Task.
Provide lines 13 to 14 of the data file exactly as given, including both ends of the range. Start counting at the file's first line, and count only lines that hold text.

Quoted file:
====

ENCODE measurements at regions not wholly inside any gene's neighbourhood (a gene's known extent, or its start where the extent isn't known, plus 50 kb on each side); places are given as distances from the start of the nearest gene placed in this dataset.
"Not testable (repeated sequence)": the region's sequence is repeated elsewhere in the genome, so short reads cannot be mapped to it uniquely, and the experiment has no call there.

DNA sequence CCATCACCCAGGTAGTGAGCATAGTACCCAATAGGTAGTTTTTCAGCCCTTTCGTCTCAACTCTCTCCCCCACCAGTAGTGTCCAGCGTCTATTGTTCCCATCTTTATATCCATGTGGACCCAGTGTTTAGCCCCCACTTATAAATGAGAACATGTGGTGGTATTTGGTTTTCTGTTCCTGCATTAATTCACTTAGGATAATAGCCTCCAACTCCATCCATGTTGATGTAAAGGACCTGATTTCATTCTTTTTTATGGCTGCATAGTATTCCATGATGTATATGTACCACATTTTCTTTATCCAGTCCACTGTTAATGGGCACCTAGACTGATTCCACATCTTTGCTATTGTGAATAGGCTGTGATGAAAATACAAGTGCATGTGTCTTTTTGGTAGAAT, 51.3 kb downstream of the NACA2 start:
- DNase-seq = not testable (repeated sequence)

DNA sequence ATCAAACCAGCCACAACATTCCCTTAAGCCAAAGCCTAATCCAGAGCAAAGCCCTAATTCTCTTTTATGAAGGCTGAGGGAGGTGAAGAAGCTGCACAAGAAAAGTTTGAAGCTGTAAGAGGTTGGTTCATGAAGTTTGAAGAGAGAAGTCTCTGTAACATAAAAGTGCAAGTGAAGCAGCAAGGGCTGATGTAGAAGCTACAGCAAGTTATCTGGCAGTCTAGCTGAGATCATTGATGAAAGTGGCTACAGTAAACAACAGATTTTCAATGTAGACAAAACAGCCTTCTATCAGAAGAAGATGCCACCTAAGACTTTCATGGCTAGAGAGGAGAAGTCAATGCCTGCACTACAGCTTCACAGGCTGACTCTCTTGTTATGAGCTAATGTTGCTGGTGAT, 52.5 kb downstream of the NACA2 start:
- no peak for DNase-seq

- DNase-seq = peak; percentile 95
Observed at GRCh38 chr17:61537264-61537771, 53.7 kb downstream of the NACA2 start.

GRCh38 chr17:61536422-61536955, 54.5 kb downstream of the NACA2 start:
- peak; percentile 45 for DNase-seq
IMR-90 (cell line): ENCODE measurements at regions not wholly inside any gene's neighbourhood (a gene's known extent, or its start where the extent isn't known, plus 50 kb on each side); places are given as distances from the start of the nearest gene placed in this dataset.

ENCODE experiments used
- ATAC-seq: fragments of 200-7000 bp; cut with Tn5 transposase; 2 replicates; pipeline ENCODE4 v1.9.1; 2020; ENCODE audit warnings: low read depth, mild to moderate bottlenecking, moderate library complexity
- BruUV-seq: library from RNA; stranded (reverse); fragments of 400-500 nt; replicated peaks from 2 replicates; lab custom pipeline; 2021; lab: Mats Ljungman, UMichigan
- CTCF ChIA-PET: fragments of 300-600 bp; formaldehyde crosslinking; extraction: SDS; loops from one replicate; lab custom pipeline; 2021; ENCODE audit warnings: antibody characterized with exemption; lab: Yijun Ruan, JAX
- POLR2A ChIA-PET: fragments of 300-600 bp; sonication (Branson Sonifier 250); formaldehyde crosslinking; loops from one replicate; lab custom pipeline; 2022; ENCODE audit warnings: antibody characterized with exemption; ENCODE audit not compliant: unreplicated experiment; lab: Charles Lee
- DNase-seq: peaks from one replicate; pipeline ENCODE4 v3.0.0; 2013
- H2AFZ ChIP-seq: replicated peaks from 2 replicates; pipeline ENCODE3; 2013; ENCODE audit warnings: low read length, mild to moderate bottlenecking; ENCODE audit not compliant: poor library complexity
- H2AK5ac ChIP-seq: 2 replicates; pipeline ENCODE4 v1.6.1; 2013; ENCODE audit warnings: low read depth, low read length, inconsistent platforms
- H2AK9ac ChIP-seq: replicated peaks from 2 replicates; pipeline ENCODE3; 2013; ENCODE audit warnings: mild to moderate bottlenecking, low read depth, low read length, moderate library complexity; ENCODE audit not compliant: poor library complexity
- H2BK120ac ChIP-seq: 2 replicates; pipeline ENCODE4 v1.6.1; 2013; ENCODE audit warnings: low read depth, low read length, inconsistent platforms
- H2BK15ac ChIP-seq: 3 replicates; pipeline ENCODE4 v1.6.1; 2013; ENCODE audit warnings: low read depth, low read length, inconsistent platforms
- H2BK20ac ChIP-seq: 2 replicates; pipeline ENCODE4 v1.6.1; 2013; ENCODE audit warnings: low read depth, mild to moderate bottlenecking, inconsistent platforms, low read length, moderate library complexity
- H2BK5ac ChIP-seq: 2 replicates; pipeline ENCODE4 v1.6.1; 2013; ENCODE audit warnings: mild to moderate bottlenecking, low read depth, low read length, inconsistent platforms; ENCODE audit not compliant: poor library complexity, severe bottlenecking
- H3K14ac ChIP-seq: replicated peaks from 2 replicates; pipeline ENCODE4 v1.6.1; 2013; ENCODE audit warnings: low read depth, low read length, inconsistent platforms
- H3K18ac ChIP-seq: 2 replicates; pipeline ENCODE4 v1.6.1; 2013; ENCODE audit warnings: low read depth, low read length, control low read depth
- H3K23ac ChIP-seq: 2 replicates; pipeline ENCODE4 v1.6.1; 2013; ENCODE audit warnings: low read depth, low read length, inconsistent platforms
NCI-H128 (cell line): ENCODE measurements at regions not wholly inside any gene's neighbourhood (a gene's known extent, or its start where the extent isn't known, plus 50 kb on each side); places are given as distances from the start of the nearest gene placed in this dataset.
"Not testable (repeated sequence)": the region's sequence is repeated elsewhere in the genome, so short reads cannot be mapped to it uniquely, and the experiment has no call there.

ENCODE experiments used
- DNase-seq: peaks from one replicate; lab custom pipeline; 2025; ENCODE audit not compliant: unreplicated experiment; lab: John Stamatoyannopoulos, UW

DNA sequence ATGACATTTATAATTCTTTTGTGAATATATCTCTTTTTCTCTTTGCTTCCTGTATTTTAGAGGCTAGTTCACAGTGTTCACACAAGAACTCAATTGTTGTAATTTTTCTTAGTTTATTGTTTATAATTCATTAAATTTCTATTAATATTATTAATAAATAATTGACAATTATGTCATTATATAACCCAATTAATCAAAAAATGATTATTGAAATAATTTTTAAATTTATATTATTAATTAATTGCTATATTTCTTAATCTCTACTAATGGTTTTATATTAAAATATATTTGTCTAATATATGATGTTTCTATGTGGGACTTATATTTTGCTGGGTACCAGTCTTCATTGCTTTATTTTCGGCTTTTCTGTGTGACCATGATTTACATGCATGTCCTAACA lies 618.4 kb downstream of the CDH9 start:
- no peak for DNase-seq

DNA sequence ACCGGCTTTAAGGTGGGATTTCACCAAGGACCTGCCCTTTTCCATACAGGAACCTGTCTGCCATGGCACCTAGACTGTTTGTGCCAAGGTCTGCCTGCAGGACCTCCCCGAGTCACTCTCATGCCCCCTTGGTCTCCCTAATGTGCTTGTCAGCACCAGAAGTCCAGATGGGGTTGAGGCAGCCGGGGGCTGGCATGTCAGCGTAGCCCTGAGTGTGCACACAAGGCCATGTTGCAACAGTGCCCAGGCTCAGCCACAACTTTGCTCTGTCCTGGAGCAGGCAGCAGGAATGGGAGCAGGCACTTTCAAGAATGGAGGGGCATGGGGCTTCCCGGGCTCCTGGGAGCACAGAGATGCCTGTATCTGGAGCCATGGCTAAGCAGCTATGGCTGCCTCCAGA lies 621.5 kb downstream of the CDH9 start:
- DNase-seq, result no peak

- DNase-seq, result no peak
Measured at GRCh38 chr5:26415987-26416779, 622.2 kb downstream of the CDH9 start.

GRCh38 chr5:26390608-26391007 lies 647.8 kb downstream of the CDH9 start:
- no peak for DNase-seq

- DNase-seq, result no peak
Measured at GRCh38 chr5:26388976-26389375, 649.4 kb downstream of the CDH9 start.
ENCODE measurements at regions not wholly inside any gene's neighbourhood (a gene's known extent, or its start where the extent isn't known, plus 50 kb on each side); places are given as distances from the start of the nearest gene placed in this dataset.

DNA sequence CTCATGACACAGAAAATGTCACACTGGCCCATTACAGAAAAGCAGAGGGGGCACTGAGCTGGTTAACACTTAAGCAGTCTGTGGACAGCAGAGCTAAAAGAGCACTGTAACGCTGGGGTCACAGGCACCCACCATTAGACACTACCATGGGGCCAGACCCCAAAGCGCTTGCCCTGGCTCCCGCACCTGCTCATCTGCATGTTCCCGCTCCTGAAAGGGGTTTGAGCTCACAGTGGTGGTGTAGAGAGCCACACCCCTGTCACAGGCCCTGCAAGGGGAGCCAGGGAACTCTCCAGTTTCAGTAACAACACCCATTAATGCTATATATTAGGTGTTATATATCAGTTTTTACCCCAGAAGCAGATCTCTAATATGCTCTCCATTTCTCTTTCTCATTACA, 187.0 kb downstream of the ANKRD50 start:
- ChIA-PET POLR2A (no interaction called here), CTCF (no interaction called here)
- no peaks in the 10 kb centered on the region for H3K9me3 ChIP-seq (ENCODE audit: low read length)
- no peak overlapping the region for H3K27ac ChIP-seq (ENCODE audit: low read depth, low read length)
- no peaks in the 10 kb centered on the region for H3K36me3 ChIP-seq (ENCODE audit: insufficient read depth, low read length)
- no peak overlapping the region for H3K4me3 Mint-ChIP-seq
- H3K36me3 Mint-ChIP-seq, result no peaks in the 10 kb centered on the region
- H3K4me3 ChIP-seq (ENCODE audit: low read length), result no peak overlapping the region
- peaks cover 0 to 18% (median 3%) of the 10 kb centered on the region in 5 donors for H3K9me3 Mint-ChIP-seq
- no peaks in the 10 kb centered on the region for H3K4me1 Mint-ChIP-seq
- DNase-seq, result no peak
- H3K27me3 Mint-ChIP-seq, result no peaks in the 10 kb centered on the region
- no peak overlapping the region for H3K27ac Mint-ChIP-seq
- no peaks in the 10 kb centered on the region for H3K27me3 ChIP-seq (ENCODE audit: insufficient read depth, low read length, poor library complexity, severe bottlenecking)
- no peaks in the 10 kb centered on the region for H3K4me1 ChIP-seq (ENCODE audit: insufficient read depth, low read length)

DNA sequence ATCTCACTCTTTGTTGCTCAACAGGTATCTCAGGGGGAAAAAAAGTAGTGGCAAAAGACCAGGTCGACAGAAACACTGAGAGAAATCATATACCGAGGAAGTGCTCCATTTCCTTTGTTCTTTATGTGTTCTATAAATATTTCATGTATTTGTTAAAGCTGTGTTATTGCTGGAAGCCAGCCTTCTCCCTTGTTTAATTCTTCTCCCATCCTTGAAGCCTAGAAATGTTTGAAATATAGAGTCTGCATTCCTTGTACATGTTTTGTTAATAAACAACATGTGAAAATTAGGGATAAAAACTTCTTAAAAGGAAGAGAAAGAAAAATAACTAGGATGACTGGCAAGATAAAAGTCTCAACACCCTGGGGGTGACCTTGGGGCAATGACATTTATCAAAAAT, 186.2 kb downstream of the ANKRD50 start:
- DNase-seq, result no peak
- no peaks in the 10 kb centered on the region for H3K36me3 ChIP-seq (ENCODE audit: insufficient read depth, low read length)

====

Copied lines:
- ATAC-seq: fragments of 200-7000 bp; cut with Tn5 transposase; 2 replicates; pipeline ENCODE4 v1.9.1; 2020; ENCODE audit warnings: low read depth, mild to moderate bottlenecking, moderate library complexity
- BruUV-seq: library from RNA; stranded (reverse); fragments of 400-500 nt; replicated peaks from 2 replicates; lab custom pipeline; 2021; lab: Mats Ljungman, UMichigan